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Re: bash/cmd CTRL-C problem...
- From: Christopher Faylor <cygwin at cygwin dot com>
- To: "Gregory W. Bond" <bond at research dot att dot com>
- Cc: cygwin at cygwin dot com
- Date: Mon, 7 Jan 2002 13:07:46 -0500
- Subject: Re: bash/cmd CTRL-C problem...
- References: <3C39DB39.D7F685F3@research.att.com>
- Reply-to: cygwin at cygwin dot com
On Mon, Jan 07, 2002 at 12:30:33PM -0500, Gregory W. Bond wrote:
>(I just returned from vacation so excuse me for responding to an old
>message but I really feel compelled to respond to this one...)
Why did you Cc me when I specifically set the Reply-To to
firstname.lastname@example.org and am obviously reading that mailing list?
>This reply puzzles me. What is the point of cygwin if not to support
>interoperability between win32 and unix environments? If all I wanted
>was an all-unix environment on a 386 box, I'd run linux not cygwin. To
>me, the great advantage of cygwin over linux is that I can (mostly) mix
>and match Unix and Win32 apps (win32 Java under cygwin bash being the
>notable exception :-)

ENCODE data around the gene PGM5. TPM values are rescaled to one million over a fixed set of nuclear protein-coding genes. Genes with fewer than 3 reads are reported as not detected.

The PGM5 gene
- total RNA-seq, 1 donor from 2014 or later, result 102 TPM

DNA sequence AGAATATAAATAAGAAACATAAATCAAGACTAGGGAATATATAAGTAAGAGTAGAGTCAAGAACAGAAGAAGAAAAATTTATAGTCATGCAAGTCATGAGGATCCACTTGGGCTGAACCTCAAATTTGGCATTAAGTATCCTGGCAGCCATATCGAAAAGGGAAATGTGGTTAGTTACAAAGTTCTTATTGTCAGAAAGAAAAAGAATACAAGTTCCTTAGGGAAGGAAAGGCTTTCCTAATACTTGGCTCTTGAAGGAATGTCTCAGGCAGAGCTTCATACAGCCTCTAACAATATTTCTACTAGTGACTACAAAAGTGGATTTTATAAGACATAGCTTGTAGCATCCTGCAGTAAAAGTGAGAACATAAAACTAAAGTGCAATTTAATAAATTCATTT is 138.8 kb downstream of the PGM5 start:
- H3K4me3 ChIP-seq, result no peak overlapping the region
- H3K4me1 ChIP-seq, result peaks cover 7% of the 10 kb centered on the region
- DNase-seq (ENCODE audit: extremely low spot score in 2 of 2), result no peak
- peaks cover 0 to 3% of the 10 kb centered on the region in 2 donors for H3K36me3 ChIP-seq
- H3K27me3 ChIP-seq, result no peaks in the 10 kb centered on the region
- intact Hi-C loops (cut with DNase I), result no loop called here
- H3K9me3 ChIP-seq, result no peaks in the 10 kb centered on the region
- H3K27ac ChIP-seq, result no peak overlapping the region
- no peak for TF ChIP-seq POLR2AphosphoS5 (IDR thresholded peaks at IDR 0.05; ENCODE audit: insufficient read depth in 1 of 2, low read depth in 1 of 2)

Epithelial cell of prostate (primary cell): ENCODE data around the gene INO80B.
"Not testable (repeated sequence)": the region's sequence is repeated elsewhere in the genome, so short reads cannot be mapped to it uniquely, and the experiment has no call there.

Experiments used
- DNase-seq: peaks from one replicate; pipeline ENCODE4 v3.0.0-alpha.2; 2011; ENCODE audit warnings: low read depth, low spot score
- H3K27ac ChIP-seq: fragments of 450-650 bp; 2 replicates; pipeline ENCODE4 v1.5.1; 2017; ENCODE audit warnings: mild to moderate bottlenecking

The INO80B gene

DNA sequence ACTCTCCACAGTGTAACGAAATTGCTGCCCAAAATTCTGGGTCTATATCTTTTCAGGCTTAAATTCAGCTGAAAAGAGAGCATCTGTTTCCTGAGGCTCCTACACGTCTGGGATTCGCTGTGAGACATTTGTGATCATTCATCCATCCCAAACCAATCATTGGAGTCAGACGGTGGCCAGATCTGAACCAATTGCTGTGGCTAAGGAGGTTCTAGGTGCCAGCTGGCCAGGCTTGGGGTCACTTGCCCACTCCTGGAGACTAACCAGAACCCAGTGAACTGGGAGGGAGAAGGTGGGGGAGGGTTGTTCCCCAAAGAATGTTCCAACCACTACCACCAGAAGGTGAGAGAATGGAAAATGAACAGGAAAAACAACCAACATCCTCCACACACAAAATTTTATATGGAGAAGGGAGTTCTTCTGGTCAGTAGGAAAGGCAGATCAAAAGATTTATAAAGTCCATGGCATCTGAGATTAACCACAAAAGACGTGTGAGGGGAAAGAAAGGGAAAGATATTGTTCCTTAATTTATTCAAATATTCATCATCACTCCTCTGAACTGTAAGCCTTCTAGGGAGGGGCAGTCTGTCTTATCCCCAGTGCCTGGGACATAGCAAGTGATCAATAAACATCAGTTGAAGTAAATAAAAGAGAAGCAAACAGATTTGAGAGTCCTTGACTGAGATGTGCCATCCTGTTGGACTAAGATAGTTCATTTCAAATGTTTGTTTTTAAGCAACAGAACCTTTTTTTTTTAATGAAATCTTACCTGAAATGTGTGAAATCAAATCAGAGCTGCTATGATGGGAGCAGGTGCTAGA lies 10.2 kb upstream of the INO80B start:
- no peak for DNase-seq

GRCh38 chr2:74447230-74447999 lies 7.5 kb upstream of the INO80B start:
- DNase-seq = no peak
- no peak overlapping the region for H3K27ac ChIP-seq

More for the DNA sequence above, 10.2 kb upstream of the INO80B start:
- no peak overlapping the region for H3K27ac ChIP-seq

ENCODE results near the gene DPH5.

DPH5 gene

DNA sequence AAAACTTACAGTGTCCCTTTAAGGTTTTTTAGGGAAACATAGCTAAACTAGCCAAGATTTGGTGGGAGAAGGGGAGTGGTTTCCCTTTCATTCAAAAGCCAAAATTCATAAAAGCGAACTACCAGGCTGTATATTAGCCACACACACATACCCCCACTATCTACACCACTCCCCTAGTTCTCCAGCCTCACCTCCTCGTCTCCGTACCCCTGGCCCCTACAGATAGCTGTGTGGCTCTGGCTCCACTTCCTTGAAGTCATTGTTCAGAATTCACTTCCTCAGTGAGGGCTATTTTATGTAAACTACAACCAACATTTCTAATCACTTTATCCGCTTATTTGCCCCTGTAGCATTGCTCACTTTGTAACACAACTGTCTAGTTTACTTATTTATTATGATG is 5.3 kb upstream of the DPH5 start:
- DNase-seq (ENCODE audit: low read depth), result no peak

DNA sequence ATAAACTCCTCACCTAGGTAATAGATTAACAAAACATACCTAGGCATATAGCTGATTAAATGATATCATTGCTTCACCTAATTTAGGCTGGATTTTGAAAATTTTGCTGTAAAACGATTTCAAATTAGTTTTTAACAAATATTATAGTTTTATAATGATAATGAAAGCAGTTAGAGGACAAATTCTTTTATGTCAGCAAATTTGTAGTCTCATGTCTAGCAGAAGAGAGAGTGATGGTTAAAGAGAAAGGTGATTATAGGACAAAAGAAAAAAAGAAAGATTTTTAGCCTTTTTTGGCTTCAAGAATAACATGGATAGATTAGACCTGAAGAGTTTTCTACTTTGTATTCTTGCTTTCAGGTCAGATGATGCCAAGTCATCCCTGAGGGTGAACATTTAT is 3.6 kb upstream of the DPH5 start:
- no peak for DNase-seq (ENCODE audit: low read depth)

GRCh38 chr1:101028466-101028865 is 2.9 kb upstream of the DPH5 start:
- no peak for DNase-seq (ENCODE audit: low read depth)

The point of cygwin is to provide a UNIX environment on Windows. A
cygwin app has lots and lots of extra stuff in it to support that
functionality. One of the extra things in a cygwin app is a substantial
amount of code to make signals work right. Native windows apps don't
have this. Having native windows apps work with cygwin is something that
we get pretty much "for free" and many native apps work fine.
However boundary cases like "My win32 process doesn't CTRL-C right" are
of little interest to me. My focus, when I am working on cygwin (which
is less and less these days) is to improve UNIX functionality.
Since cygwin is a community free software project, you have one privilege
and possibly one detriment over commercial software:
Privilege: It's free. Source is available. You can fix problems yourself.
Detriment: It's free. It is controlled by volunteers. The volunteers are
under zero obligation to look at problems which don't interest them.
I responded to the original message because I thought it was better to
do that than let people continue to send "bug reports" and "me toos"
here. I was trying to set expectations.
I also thought that it was just vaguely possible that someone would
actually take some time to contribute something back to the cygwin
project beyond the bug reports and me toos.
It looks like Robert Collins may be investigating the problem now so
you're lucky. It's too bad that, as always, it reverts to one of the
"core developers" to investigate something like this. Very occasionally
we actually get people who are reporting bugs to attempt fixes. It's
a shame that no one was willing to do that in this case.
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